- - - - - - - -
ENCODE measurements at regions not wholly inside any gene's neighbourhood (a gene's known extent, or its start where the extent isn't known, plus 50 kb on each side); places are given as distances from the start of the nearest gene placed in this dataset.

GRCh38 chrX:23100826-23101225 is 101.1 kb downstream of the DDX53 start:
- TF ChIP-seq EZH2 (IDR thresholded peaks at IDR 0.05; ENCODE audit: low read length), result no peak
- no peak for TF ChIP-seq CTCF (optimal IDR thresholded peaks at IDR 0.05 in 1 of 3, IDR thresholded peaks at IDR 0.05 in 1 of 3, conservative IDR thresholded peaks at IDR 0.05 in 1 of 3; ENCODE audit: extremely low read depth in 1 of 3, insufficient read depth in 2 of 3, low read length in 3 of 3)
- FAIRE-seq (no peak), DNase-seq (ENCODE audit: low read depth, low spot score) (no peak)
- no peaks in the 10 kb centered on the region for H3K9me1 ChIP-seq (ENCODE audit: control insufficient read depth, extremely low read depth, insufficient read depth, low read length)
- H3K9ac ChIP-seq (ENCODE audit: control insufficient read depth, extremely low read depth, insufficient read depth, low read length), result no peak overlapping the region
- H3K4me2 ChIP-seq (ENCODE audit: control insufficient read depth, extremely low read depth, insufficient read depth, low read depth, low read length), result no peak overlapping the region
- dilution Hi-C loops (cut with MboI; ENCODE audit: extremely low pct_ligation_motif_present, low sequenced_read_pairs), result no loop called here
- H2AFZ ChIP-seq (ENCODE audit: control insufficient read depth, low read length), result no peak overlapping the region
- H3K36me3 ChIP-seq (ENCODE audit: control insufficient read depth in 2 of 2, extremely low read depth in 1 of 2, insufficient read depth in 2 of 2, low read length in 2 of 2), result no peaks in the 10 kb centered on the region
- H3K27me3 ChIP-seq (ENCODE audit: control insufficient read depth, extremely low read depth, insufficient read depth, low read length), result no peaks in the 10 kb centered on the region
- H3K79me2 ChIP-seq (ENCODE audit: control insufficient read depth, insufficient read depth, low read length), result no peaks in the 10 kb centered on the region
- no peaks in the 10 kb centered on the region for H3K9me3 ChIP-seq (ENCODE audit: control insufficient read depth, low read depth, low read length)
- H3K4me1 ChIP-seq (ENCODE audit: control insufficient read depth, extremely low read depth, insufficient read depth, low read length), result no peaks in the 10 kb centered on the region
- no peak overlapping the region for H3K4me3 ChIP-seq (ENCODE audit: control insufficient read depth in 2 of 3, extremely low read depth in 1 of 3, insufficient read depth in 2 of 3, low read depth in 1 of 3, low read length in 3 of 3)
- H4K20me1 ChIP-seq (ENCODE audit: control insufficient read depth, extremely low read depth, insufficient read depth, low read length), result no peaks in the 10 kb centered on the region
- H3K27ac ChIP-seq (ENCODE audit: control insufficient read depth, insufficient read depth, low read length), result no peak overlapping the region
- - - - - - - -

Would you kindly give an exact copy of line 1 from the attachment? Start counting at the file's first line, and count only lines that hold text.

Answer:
ENCODE measurements at regions not wholly inside any gene's neighbourhood (a gene's known extent, or its start where the extent isn't known, plus 50 kb on each side); places are given as distances from the start of the nearest gene placed in this dataset.